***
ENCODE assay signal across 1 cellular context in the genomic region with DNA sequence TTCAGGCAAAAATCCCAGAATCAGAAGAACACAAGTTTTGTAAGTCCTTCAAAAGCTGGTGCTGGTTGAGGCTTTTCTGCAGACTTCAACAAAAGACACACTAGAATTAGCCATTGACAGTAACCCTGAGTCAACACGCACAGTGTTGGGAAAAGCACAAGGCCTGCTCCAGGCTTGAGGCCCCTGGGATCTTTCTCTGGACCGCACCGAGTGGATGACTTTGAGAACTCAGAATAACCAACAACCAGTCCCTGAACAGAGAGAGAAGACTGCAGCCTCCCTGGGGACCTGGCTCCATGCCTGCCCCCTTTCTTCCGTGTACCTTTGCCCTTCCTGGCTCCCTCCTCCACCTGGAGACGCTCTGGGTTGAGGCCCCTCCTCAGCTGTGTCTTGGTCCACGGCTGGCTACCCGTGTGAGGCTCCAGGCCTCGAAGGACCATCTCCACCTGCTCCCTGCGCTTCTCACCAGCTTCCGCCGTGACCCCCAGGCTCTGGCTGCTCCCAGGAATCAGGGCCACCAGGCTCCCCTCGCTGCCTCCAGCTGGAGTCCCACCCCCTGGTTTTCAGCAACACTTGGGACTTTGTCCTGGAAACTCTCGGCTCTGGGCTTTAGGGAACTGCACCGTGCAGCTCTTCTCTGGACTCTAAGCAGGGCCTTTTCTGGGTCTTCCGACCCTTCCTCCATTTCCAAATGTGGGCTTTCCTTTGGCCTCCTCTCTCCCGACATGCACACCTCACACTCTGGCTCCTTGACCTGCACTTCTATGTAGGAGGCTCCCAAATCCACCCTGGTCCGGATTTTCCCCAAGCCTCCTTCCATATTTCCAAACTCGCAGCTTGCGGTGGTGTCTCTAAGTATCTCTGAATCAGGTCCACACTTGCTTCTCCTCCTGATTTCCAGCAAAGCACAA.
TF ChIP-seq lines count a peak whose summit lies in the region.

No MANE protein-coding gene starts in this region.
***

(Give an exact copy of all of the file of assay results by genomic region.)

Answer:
ENCODE assay signal across 1 cellular context in the genomic region with DNA sequence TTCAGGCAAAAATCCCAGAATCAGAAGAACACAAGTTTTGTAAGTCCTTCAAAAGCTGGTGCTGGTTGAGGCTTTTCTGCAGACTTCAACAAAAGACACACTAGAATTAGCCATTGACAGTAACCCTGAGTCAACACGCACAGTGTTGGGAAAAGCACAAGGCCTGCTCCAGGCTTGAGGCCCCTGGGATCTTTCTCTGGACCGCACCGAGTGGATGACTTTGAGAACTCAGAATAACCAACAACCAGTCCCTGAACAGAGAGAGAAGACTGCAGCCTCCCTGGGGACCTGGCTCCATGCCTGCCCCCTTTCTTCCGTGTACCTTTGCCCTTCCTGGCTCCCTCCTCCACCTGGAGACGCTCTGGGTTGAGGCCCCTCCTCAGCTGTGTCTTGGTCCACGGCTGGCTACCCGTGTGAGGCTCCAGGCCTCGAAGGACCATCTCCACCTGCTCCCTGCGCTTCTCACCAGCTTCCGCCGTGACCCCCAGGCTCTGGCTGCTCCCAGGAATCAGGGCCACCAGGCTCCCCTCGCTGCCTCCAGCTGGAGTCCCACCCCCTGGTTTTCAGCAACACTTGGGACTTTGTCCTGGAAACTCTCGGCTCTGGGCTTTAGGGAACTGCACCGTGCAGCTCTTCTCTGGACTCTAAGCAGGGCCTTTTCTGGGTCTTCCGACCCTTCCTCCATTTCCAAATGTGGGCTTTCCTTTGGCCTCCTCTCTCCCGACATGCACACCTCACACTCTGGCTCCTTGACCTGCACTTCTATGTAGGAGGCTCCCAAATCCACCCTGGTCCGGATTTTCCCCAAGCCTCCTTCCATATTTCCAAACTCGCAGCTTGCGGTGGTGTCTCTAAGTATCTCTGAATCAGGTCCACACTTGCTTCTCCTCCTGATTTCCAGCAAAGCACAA.
TF ChIP-seq lines count a peak whose summit lies in the region.

No MANE protein-coding gene starts in this region.